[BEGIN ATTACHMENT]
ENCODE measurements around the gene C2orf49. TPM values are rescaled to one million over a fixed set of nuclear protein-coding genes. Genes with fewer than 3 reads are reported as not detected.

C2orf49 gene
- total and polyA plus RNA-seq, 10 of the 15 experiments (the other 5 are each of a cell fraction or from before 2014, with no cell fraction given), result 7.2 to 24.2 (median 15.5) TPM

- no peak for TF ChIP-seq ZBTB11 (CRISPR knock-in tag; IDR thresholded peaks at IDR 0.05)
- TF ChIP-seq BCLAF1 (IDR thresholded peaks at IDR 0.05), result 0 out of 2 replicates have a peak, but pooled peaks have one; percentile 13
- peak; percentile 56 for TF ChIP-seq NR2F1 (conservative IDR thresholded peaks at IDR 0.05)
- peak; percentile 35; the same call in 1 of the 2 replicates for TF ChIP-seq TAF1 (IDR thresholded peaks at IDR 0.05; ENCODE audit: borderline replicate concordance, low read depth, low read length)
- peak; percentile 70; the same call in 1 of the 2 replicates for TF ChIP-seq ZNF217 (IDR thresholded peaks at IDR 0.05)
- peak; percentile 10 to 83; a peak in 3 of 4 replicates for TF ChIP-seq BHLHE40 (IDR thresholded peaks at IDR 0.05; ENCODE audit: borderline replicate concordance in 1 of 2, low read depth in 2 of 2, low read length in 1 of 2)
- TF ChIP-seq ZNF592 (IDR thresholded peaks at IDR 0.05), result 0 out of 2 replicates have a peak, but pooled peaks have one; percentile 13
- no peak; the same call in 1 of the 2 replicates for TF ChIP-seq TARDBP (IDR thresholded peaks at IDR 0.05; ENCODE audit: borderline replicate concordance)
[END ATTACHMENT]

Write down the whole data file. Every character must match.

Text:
ENCODE measurements around the gene C2orf49. TPM values are rescaled to one million over a fixed set of nuclear protein-coding genes. Genes with fewer than 3 reads are reported as not detected.

C2orf49 gene
- total and polyA plus RNA-seq, 10 of the 15 experiments (the other 5 are each of a cell fraction or from before 2014, with no cell fraction given), result 7.2 to 24.2 (median 15.5) TPM

- no peak for TF ChIP-seq ZBTB11 (CRISPR knock-in tag; IDR thresholded peaks at IDR 0.05)
- TF ChIP-seq BCLAF1 (IDR thresholded peaks at IDR 0.05), result 0 out of 2 replicates have a peak, but pooled peaks have one; percentile 13
- peak; percentile 56 for TF ChIP-seq NR2F1 (conservative IDR thresholded peaks at IDR 0.05)
- peak; percentile 35; the same call in 1 of the 2 replicates for TF ChIP-seq TAF1 (IDR thresholded peaks at IDR 0.05; ENCODE audit: borderline replicate concordance, low read depth, low read length)
- peak; percentile 70; the same call in 1 of the 2 replicates for TF ChIP-seq ZNF217 (IDR thresholded peaks at IDR 0.05)
- peak; percentile 10 to 83; a peak in 3 of 4 replicates for TF ChIP-seq BHLHE40 (IDR thresholded peaks at IDR 0.05; ENCODE audit: borderline replicate concordance in 1 of 2, low read depth in 2 of 2, low read length in 1 of 2)
- TF ChIP-seq ZNF592 (IDR thresholded peaks at IDR 0.05), result 0 out of 2 replicates have a peak, but pooled peaks have one; percentile 13
- no peak; the same call in 1 of the 2 replicates for TF ChIP-seq TARDBP (IDR thresholded peaks at IDR 0.05; ENCODE audit: borderline replicate concordance)